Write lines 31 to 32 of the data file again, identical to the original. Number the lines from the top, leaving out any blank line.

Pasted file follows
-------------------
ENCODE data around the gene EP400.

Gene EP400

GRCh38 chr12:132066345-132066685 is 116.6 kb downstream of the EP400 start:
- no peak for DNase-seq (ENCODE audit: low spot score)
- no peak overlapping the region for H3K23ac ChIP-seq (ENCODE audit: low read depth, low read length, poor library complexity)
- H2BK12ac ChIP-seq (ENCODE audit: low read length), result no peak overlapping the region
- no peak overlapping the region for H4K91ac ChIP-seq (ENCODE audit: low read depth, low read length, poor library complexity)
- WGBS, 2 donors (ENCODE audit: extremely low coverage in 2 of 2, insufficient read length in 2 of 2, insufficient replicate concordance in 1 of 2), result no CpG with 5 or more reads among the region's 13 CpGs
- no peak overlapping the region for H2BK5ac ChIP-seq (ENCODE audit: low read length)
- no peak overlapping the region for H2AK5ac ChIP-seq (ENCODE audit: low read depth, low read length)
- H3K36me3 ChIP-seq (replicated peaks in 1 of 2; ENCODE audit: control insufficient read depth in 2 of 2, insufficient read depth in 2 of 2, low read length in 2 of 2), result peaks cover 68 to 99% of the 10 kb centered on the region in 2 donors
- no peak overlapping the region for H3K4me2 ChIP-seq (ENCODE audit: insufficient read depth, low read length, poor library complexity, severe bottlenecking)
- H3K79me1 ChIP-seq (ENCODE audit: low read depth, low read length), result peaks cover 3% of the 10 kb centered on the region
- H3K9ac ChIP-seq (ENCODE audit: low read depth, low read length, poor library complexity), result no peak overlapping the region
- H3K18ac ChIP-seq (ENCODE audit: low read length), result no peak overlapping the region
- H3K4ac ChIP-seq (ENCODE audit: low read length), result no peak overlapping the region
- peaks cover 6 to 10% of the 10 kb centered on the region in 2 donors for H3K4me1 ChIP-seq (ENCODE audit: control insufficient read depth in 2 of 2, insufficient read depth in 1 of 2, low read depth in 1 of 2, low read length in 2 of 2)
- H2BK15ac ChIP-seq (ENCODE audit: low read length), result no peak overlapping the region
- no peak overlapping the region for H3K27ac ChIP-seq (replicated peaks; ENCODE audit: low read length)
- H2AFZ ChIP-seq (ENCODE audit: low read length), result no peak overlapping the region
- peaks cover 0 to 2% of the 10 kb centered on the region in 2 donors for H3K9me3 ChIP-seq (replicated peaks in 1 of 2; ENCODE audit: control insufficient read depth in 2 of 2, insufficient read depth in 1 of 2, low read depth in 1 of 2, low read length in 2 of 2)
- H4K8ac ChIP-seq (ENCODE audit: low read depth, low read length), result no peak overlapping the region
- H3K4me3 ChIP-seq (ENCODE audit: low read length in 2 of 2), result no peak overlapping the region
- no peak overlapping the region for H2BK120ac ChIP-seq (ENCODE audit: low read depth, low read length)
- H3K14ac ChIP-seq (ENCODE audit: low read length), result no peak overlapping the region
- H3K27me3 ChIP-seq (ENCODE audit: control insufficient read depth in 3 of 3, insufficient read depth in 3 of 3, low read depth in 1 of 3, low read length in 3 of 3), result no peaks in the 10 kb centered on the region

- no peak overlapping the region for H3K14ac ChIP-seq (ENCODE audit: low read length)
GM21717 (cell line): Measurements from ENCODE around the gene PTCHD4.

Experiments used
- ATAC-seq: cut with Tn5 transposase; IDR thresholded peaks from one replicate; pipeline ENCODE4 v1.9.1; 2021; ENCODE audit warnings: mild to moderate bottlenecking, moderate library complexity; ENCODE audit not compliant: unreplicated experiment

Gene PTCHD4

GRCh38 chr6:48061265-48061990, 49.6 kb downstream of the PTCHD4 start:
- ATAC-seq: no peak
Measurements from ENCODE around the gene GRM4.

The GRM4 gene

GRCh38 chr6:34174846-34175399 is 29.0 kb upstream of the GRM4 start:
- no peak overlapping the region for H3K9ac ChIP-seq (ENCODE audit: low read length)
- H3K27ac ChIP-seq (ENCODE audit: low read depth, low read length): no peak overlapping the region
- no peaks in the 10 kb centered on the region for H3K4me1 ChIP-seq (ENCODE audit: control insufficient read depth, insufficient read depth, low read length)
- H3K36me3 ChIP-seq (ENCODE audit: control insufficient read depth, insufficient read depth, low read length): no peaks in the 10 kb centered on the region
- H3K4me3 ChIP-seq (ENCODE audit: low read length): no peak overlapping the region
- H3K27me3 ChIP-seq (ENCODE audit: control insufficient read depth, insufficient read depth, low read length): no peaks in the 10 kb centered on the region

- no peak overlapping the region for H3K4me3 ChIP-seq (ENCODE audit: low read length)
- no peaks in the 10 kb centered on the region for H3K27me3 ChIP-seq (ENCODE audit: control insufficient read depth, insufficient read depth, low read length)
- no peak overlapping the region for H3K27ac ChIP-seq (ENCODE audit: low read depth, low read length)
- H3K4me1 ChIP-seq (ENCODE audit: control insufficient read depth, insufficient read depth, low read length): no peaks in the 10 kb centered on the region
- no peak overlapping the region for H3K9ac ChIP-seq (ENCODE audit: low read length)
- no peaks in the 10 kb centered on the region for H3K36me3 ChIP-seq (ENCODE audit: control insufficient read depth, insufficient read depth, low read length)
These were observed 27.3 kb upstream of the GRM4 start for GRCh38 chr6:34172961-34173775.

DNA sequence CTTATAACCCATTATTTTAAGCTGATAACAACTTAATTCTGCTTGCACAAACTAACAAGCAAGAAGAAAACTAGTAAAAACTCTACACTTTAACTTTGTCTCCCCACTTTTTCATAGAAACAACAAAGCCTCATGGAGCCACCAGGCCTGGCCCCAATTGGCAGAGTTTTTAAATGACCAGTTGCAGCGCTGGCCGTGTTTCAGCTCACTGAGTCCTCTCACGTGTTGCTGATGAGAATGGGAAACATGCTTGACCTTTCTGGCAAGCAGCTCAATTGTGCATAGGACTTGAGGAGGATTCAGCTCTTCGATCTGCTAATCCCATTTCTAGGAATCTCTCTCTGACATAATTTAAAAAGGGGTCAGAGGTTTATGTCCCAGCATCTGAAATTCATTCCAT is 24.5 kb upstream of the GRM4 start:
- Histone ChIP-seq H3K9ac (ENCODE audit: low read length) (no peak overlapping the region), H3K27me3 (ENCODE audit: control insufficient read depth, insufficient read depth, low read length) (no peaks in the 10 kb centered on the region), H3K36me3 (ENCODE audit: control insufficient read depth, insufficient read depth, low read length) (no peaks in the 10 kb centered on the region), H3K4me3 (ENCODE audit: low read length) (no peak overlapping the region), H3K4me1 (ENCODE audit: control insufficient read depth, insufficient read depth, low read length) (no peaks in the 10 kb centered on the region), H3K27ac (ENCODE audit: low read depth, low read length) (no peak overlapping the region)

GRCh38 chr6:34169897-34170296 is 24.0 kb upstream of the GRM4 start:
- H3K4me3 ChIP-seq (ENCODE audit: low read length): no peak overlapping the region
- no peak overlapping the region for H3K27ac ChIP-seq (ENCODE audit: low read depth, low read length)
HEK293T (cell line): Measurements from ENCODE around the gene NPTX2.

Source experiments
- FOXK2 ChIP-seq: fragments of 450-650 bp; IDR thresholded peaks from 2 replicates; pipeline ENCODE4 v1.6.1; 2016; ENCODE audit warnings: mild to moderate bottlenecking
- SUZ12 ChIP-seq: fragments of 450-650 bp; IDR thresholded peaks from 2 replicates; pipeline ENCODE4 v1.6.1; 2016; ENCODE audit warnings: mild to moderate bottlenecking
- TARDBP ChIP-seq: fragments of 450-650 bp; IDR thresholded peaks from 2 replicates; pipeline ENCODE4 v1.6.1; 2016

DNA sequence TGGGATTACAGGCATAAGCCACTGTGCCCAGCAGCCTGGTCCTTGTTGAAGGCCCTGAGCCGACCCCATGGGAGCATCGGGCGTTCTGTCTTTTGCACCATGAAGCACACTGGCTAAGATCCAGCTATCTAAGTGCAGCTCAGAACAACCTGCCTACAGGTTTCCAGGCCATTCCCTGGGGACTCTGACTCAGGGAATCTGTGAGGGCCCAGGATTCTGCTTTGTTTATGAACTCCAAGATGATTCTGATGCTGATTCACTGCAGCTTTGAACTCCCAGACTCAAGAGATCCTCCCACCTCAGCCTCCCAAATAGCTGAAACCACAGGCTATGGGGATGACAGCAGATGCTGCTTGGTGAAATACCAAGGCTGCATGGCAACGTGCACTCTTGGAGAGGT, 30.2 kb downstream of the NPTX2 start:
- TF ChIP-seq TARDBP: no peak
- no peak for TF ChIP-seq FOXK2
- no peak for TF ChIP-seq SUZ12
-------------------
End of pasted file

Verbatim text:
Gene PTCHD4

GRCh38 chr6:48061265-48061990, 49.6 kb downstream of the PTCHD4 start: